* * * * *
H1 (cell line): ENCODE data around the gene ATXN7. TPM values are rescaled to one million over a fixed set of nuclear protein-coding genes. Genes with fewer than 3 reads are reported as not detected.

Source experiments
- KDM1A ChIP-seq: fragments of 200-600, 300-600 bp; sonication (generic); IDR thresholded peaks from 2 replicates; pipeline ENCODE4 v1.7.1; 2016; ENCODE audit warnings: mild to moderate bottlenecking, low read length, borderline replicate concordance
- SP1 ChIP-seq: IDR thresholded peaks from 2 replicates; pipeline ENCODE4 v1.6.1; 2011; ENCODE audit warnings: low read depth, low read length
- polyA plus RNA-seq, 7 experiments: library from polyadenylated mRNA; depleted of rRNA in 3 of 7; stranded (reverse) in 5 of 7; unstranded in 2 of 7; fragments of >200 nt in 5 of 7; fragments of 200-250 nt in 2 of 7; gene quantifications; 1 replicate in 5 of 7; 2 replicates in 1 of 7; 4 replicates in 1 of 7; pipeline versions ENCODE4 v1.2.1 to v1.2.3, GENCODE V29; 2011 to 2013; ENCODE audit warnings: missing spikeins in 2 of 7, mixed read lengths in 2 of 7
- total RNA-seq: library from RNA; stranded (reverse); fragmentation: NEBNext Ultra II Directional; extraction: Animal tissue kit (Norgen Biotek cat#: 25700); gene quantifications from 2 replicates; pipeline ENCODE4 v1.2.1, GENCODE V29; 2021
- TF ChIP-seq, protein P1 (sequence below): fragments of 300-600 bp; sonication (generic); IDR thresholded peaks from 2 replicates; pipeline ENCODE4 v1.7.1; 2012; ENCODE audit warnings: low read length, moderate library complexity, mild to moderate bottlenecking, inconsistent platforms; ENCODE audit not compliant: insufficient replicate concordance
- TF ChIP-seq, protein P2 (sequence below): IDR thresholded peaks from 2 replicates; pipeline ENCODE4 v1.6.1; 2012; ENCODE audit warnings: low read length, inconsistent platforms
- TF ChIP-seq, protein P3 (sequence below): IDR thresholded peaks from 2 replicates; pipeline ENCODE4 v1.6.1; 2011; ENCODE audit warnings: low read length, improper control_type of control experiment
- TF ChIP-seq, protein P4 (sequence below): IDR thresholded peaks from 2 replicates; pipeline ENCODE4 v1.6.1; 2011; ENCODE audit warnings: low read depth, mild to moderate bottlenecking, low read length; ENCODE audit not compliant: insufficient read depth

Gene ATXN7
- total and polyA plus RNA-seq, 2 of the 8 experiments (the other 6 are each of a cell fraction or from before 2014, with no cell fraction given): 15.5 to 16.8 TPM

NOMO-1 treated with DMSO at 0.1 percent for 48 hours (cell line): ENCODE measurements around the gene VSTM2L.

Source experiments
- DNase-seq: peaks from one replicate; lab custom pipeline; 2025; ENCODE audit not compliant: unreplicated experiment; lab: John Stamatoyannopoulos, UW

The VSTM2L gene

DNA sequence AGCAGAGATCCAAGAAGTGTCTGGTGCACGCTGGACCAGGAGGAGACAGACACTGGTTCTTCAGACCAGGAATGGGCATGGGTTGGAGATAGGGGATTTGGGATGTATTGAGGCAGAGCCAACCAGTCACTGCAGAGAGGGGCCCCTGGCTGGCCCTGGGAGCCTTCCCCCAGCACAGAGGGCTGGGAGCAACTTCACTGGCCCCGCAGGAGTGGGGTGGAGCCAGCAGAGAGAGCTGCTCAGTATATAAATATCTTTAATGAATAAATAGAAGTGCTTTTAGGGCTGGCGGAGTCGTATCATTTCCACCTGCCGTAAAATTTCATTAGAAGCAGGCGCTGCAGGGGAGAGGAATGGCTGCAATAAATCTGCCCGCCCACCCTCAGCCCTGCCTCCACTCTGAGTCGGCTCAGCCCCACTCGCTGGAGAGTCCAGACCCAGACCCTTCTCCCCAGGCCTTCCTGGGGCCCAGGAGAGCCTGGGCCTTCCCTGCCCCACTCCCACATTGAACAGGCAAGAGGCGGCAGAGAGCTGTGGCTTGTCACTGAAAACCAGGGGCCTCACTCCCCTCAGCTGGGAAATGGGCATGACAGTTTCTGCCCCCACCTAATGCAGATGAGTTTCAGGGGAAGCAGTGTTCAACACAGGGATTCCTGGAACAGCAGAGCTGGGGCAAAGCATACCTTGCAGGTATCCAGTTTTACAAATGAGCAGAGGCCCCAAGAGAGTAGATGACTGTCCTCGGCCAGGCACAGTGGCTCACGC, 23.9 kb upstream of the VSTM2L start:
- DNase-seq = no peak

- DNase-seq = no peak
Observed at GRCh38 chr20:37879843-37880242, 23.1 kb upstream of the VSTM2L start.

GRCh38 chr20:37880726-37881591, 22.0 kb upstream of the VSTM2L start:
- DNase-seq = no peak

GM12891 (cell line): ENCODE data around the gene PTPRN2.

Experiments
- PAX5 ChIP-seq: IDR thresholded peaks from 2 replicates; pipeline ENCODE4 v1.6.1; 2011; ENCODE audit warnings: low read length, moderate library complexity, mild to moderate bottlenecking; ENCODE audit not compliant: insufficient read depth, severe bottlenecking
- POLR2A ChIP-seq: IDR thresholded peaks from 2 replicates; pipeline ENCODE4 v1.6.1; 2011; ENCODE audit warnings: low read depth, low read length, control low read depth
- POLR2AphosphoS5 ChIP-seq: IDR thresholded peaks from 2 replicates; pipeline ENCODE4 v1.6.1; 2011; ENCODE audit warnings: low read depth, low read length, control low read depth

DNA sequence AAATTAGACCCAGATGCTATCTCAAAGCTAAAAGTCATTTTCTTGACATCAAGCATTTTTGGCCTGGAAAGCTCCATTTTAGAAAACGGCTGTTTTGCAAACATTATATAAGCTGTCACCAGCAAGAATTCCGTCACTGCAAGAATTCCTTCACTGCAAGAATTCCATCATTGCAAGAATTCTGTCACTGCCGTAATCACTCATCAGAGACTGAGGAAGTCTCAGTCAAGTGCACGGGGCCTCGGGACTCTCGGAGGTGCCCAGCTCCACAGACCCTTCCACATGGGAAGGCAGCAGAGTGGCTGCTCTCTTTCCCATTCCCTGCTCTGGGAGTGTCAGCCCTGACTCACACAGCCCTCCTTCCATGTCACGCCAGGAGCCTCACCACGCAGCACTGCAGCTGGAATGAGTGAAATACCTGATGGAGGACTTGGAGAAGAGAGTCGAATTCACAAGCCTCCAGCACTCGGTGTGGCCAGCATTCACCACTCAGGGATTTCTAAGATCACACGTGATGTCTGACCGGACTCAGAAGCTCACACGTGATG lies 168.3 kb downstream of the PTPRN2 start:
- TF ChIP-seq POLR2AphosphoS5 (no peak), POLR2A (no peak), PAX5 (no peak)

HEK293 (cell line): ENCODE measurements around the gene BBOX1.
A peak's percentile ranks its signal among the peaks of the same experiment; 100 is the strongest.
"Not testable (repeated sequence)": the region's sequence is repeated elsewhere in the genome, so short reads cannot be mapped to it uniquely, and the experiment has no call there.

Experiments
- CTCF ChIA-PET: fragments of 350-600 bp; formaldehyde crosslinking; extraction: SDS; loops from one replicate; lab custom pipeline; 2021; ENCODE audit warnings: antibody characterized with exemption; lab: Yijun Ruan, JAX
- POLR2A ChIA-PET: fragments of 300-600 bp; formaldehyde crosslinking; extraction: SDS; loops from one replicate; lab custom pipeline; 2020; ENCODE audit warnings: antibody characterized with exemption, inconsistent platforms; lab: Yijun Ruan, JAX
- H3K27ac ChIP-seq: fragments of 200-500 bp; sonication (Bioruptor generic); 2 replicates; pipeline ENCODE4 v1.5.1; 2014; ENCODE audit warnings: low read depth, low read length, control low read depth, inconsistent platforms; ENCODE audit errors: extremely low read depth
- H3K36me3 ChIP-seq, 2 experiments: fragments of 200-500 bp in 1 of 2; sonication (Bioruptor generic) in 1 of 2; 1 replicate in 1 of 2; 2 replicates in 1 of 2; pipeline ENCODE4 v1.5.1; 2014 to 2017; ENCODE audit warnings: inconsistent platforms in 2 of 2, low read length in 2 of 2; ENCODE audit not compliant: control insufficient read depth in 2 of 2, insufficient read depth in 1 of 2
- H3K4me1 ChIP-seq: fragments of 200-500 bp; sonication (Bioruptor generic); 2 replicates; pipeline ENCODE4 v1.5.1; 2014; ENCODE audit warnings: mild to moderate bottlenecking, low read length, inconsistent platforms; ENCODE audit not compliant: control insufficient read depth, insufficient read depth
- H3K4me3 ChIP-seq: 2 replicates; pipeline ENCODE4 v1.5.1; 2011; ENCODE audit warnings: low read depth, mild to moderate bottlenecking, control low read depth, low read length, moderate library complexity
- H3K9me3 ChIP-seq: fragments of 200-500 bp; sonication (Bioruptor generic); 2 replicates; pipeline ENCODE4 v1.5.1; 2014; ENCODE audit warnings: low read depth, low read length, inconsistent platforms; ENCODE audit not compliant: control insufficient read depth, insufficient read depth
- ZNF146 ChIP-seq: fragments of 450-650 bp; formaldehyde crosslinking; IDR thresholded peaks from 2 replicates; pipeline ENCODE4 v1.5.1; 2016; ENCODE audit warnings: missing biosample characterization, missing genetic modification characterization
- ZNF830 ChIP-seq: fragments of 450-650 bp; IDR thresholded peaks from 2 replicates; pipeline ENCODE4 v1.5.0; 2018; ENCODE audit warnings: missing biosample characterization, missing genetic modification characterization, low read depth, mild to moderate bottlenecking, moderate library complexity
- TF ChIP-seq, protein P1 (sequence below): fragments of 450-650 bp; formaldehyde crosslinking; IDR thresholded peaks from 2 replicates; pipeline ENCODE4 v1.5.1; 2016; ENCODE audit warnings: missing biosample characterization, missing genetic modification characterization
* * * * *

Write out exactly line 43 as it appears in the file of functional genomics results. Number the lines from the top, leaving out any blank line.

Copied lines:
- TF ChIP-seq, protein P1 (sequence below): fragments of 450-650 bp; formaldehyde crosslinking; IDR thresholded peaks from 2 replicates; pipeline ENCODE4 v1.5.1; 2016; ENCODE audit warnings: missing biosample characterization, missing genetic modification characterization